The district court in the instant case held that the affidavit adequately supported the magistrate's finding of probable cause for the following reasons:


An inference arises from the information provided to the magistrate that there was probable cause to believe Robert E. Young may have collected premiums on bail bonds and later voided the bonds without returning the premiums to defendants-clients, or reporting the collection to the bond surety companies. The finding of probable cause is further supported by the allegations of the home improvement loan and civil litigation incidents.


We disagree. The affidavit of FBI agent Frost is largely a broad, boilerplate statement describing in a general way the applications, reports, and records that are commonly kept by any typical bail bond operation.11 The affidavit vaguely asserts that Young was associated with a number of bonds that had been voided without explanation, but sets forth no basis whatsoever for suspecting that the voiding of bonds was illegal or improper.12 Agent Frost refers to a "lack of clarity in the Bob Young Agency activities." The only effort to provide specificity is a reference to three items of information Agent Frost had learned from interviews.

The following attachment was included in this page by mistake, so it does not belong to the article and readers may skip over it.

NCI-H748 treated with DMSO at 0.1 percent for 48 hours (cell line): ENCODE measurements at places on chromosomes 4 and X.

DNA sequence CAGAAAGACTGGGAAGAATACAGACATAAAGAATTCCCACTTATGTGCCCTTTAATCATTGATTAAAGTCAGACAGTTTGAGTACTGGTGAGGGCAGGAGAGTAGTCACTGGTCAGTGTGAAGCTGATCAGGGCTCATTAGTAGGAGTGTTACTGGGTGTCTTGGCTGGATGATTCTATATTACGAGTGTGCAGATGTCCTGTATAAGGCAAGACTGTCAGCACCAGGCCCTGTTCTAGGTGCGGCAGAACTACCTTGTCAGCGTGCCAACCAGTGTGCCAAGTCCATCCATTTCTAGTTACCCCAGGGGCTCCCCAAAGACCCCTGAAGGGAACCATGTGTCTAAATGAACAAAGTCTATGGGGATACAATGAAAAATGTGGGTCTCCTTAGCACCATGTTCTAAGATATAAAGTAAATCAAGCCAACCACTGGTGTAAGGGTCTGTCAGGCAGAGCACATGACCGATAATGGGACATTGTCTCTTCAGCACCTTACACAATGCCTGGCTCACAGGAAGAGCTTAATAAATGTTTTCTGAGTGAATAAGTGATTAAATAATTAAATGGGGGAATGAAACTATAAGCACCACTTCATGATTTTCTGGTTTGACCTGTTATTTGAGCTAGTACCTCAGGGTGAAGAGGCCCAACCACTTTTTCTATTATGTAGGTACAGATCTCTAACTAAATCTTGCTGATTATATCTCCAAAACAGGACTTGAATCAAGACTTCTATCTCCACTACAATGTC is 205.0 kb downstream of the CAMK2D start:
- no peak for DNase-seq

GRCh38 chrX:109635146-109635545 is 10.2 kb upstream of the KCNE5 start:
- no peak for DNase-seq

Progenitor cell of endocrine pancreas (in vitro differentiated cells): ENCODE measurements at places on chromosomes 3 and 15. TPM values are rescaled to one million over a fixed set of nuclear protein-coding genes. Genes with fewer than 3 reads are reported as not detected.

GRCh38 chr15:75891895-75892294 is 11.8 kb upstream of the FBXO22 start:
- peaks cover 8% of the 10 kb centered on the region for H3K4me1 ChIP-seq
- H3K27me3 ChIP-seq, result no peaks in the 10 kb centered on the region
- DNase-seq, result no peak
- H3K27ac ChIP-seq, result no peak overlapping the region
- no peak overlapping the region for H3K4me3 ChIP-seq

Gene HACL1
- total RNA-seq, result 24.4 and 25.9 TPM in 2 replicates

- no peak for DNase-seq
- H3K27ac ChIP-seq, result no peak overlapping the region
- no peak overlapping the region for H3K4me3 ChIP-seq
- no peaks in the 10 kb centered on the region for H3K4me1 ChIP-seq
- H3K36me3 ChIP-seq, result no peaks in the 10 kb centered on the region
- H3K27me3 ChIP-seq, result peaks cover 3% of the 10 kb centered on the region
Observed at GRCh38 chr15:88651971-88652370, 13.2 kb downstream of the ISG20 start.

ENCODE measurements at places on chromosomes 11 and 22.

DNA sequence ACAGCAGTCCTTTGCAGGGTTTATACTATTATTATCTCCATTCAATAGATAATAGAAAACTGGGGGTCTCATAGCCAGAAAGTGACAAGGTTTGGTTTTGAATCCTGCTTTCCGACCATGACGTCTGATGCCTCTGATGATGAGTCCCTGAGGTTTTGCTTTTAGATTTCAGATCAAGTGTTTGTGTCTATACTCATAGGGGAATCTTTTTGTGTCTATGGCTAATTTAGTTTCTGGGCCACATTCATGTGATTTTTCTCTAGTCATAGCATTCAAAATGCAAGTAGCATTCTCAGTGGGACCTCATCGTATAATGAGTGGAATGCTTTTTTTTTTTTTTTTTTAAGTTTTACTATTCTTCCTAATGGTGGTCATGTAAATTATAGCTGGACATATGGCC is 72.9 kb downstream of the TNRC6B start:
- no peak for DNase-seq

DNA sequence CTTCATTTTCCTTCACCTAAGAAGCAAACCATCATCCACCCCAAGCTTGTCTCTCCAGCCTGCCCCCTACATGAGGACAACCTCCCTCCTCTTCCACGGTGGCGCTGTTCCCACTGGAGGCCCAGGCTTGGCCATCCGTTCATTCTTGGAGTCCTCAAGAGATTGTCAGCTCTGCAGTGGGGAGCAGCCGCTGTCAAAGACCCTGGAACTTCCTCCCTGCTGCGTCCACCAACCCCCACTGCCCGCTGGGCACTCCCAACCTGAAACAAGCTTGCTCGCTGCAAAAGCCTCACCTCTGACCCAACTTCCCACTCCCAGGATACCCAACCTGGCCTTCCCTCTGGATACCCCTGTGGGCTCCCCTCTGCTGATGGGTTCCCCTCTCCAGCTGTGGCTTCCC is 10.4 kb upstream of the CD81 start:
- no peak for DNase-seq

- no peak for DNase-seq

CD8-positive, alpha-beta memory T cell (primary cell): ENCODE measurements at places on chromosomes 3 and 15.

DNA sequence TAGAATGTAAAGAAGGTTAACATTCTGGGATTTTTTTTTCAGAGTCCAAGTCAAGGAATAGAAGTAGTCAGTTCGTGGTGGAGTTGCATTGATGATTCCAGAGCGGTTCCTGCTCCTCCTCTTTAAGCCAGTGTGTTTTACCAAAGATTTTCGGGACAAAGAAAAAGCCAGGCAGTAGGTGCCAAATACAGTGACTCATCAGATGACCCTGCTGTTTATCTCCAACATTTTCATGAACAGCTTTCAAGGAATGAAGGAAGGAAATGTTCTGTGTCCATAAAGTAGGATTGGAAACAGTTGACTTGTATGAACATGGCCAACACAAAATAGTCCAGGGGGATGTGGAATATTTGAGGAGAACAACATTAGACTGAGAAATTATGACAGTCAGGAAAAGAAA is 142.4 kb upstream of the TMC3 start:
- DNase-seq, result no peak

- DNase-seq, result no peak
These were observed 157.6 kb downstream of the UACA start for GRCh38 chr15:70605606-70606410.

First, the affidavit stated that a "confidential source, who has in the past provided reliable information regarding at least seven matters, stated that on one occasion after Bob Young had received approximately $500 in cash, ... Young was quoted as having said 'This doesn't have to be reported.' " Although the affidavit set forth a basis for believing that the informant was reliable and credible, it did not give any of the underlying circumstances from which the source concluded that Young actually made the statement attributed to him. It does not state to whom Young made the statement, when, or under what circumstances. Evidently, the informant was not himself present at the time Young made this statement; the informant was merely conveying to the FBI what Young was quoted as having said. The affidavit fails to set forth any reason for believing this hearsay. Applying the totality of the circumstances test of Illinois v. Gates, supra, it is apparent that the affidavit does not establish the reliability of the hearsay information. Moreover, even if the hearsay is true and Young did actually make the statement, the affidavit gives no reason to believe that there was anything dishonest or improper in Young's remark. It may well be that the cash did not have to be reported, just as Young allegedly said. Thus the remark reported in the affidavit does not provide "a substantial basis for determining the existence of probable cause." At ----, 103 S.Ct. at 2332.